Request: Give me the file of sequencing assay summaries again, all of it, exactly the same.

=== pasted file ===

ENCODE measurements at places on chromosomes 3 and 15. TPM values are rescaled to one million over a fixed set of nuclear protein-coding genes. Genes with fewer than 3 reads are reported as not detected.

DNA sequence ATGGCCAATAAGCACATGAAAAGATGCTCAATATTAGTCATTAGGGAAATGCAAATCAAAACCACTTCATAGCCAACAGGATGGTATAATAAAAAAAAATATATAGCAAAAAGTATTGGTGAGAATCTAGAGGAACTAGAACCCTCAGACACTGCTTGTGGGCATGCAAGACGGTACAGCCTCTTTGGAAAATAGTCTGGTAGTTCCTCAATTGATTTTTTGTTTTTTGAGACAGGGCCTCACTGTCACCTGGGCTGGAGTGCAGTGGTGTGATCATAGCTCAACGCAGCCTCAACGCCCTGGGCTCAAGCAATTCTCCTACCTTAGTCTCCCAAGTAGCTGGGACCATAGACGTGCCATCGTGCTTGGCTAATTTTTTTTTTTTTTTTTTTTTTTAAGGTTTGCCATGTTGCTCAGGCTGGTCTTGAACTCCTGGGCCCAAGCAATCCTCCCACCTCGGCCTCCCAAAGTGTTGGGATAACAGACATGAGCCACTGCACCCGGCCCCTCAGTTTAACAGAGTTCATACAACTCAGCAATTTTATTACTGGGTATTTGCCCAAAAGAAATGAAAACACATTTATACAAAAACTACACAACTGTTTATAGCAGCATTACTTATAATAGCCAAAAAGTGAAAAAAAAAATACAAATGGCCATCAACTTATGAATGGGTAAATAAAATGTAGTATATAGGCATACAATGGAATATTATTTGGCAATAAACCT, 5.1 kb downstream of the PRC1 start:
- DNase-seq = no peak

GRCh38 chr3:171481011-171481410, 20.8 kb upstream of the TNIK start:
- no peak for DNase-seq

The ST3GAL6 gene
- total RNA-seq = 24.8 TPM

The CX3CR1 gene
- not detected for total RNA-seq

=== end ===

ENCODE measurements at places on chromosomes 3 and 15. TPM values are rescaled to one million over a fixed set of nuclear protein-coding genes. Genes with fewer than 3 reads are reported as not detected.

DNA sequence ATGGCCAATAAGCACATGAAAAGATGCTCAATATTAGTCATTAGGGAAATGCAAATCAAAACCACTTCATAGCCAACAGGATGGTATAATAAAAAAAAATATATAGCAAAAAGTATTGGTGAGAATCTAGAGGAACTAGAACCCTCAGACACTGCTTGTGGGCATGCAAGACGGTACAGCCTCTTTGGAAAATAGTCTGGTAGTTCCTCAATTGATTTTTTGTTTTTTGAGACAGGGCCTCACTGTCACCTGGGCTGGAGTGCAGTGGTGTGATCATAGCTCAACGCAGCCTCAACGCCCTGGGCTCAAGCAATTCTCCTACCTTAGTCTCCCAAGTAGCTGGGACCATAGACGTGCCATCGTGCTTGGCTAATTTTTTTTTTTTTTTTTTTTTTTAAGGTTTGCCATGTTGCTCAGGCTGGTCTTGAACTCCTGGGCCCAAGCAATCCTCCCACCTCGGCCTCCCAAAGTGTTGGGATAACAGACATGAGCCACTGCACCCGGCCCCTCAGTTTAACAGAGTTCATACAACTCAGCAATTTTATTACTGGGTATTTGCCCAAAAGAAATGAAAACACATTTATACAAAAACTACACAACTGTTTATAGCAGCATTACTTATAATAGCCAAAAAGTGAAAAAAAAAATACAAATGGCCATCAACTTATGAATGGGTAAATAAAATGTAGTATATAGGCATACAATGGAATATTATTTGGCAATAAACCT, 5.1 kb downstream of the PRC1 start:
- DNase-seq = no peak

GRCh38 chr3:171481011-171481410, 20.8 kb upstream of the TNIK start:
- no peak for DNase-seq

The ST3GAL6 gene
- total RNA-seq = 24.8 TPM

The CX3CR1 gene
- not detected for total RNA-seq